It's no secret that the Cougar defense has a serious problem with tackling this year. Oklahoma State running back Kendall Hunter exposed the defense in the opener and the problem has only gotten worse -- save for a decent game against SMU. Is there any fix in sight for WSU? Why has the tackling been so terrible this year?
Listening to the WSU players and coaches, it's clear that there's more to the problem than simply not knowing how to tackle. At this level, players know what they're doing. They've risen through the ranks and made it to division one, demonstrating an ability to tackle along the way. Technique is part of it, but there's more to the issue than meets the eye.
After the USC game, Paul Wulff said, "Some of this does have to do with youth. You know, it really does. We work on it all the time. Size, and strength and confidence has a big part of being a good tackler. You gotta be able to match up to people and have that kind of confidence. I think that's part of it."
Confidence is definitely part of them problem. Watching the Cougars on Saturday, then watching some of the highlights again later, that much was clear. Players just didn't look like they wanted to hit somebody at times.
Travis Long also made it noted that being in the wrong position -- perhaps being too aggressive -- also played a part.
"A lot of times, we're overpursing. The flows getting too far one way and they're just able to cut back on us." Long said, "We need to slow down and take better angles and quit lunging and reaching. When we're flowing too fast one way, we need to reach and try to make the tackle and that's not the proper way."
Watch these video highlights from Saturday. Take note of what happens on Havili's run on USC's first play from scrimmage.
On the run, you see all three factors of poor tackling at work. Players are well out of position as Havili hits the hole, cuts back and breaks into the second level. Later in the run, Daniel Simmons drops his head while going in for the tackle, deciding to make a bee-line towards the stands for a hot-dog instead. He looked down and never touched Havili because of it. Finally, you see the confidence issue. Chima Nwachukwu plays patty-cake with Havili down the sideline before throwing in the towel and taking Nolan Washington out of the play.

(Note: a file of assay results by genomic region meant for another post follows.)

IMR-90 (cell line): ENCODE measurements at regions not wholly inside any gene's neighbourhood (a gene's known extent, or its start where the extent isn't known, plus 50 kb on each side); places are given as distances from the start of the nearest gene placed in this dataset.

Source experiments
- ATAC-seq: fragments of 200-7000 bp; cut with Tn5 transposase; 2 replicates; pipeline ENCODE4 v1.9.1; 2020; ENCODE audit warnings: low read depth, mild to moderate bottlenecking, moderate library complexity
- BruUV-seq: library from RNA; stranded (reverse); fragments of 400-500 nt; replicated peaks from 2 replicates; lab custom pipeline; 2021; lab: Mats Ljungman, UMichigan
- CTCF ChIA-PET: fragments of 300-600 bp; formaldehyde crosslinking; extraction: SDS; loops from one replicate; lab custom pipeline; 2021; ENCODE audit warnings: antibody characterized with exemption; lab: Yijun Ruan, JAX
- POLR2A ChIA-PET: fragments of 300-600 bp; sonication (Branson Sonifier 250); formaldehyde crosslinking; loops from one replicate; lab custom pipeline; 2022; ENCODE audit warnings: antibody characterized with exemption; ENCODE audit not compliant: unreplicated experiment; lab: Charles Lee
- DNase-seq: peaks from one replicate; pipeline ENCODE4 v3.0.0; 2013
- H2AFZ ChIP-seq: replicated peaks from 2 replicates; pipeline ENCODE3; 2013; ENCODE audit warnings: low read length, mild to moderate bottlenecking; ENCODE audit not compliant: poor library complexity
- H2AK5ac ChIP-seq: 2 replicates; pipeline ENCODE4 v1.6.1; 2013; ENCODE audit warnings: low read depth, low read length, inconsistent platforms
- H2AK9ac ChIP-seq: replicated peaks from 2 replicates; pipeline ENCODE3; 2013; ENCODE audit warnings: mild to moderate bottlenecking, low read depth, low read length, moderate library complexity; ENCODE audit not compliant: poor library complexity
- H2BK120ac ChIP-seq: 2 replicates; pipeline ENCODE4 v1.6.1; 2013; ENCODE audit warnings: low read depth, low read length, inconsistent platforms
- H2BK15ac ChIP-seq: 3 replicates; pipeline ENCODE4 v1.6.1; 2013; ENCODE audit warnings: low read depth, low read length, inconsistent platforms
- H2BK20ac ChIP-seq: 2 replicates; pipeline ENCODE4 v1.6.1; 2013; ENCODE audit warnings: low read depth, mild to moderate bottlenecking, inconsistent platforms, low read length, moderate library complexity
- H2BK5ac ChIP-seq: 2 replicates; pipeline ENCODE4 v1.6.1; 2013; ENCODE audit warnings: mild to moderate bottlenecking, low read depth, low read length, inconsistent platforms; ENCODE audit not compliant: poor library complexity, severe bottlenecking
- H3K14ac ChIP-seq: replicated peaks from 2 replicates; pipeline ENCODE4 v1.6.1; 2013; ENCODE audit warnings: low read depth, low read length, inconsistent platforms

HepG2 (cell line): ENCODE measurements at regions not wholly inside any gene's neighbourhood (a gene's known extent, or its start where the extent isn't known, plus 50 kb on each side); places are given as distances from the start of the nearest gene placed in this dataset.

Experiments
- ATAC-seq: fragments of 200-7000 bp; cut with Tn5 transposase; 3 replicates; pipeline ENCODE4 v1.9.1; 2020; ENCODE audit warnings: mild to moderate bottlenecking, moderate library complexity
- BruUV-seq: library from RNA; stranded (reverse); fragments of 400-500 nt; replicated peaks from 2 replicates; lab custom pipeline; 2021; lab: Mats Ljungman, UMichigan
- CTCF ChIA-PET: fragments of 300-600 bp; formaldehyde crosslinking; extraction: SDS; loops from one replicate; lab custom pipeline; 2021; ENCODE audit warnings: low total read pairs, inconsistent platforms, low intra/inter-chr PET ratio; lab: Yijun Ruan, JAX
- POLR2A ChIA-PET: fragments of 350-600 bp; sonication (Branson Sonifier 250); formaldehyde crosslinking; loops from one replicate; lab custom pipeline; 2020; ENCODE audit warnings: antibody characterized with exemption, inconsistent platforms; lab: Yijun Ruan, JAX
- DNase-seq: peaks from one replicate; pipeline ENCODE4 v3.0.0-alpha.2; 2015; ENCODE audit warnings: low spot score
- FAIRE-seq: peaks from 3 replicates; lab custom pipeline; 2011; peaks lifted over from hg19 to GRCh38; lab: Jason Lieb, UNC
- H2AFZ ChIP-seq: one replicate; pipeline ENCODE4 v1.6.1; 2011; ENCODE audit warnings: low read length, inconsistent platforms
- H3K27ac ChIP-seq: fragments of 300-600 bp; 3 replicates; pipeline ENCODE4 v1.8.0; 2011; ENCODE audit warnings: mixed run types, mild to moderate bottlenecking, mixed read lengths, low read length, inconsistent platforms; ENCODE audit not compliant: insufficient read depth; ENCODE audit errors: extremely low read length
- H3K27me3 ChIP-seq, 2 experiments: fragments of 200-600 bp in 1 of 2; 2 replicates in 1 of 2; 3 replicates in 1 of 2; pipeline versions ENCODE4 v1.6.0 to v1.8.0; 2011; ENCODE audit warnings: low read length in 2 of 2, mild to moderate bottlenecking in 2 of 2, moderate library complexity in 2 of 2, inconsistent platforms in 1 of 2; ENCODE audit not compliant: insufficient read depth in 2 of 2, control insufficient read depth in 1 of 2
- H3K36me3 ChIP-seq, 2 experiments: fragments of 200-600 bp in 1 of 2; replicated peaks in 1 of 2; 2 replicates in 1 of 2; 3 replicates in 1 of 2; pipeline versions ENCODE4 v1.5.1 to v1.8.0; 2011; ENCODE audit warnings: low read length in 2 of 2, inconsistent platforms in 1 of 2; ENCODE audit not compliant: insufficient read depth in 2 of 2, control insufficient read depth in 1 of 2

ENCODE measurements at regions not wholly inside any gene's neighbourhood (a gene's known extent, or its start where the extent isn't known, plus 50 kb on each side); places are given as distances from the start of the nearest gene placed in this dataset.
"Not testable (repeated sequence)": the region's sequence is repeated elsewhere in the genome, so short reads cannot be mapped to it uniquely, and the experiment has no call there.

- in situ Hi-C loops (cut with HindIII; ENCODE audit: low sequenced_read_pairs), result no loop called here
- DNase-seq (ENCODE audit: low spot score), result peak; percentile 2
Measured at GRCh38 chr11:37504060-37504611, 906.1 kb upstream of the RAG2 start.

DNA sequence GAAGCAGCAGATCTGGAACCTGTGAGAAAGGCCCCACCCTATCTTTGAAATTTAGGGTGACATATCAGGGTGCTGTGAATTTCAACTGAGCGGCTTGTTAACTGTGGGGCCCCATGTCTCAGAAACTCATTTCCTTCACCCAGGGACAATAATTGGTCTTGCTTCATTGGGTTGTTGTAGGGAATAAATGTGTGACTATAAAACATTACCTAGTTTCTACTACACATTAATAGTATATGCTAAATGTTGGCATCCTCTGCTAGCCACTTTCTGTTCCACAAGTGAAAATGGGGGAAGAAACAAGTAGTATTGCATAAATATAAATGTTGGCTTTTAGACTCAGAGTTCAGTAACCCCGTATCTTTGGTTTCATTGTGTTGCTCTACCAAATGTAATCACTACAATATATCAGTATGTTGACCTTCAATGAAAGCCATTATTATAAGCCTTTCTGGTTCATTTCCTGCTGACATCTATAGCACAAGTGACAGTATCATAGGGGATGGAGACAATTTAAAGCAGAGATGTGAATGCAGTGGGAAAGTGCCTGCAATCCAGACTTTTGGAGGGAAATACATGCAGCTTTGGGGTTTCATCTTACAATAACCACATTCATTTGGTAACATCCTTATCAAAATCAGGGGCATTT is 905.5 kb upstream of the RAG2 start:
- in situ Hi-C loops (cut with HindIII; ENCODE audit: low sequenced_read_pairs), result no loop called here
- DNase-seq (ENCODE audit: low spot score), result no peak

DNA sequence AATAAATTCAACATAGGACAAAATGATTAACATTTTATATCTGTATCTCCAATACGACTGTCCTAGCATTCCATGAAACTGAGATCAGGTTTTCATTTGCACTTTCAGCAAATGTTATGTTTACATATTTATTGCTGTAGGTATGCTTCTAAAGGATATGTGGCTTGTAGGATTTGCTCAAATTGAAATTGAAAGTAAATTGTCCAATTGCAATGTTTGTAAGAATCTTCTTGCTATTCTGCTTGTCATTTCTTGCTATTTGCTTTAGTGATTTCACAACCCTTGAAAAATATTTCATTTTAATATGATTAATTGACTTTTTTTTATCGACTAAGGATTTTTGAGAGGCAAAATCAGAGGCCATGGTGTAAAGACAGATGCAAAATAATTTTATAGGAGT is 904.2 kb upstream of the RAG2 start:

Combine players out of position, poor technique and a lack of confidence and it adds up to 30+ missed tackles.
Now fast-forward to about 2:55 in the video. Deone Bucannon has a series of plays where he puts on a tackling clinic for the Cougs. First, he goes low on David Ausberry, taking him out at the knees. He didn't wrap, but he stepped-up, squared-up and delivered a blow. On the next play he does it again, this time wrapping the tight end's legs up. The play after that, he over-pursues Ronald Johnson, recovers and makes the tackle on the sideline. While he's moving in to deliver the hit, Johnson cuts back, leaving Washington grasping at air after he over-pursued.
Finally, skip ahead to about 3:45. With Allen Bradford running down the sideline, Deone Bucannon -- who else -- runs straight through Johnson and drops Bradford in one fluid motion. That, ladies and gentlemen, is a player that wants to hit.
In an effort to find that killer instinct, the Cougs have gone full-contact this week in practice. Previously, they've shied away from hitting for the full week, hoping to preserve the depth that's already so thin. I don't blame them after seeing players fall left-and-right in camp, including losing LeAndre Daniels permanently and Toni Pole for the season.
The WSU defense has to figure out how to tackle. Players need to be placed in the right position to make plays, they need to square up, using the proper form and, most importantly, they need to have a hitters' mentality.